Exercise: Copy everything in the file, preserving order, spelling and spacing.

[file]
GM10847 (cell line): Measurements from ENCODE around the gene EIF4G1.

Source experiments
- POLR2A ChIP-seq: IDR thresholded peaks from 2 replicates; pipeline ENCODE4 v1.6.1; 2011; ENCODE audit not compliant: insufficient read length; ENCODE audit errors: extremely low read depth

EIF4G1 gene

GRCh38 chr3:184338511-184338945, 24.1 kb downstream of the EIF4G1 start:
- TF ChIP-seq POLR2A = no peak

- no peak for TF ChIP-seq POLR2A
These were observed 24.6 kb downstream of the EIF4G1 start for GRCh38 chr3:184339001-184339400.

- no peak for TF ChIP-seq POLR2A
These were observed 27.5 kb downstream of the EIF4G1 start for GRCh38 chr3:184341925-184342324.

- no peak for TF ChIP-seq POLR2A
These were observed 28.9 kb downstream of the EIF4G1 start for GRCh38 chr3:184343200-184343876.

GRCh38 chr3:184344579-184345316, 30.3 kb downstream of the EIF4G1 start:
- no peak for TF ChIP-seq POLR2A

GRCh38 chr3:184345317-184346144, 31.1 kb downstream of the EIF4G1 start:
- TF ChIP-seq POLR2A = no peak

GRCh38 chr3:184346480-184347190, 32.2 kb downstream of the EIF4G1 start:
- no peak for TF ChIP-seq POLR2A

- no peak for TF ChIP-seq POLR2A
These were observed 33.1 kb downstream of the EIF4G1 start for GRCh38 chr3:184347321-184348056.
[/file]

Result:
GM10847 (cell line): Measurements from ENCODE around the gene EIF4G1.

Source experiments
- POLR2A ChIP-seq: IDR thresholded peaks from 2 replicates; pipeline ENCODE4 v1.6.1; 2011; ENCODE audit not compliant: insufficient read length; ENCODE audit errors: extremely low read depth

EIF4G1 gene

GRCh38 chr3:184338511-184338945, 24.1 kb downstream of the EIF4G1 start:
- TF ChIP-seq POLR2A = no peak

- no peak for TF ChIP-seq POLR2A
These were observed 24.6 kb downstream of the EIF4G1 start for GRCh38 chr3:184339001-184339400.

- no peak for TF ChIP-seq POLR2A
These were observed 27.5 kb downstream of the EIF4G1 start for GRCh38 chr3:184341925-184342324.

- no peak for TF ChIP-seq POLR2A
These were observed 28.9 kb downstream of the EIF4G1 start for GRCh38 chr3:184343200-184343876.

GRCh38 chr3:184344579-184345316, 30.3 kb downstream of the EIF4G1 start:
- no peak for TF ChIP-seq POLR2A

GRCh38 chr3:184345317-184346144, 31.1 kb downstream of the EIF4G1 start:
- TF ChIP-seq POLR2A = no peak

GRCh38 chr3:184346480-184347190, 32.2 kb downstream of the EIF4G1 start:
- no peak for TF ChIP-seq POLR2A

- no peak for TF ChIP-seq POLR2A
These were observed 33.1 kb downstream of the EIF4G1 start for GRCh38 chr3:184347321-184348056.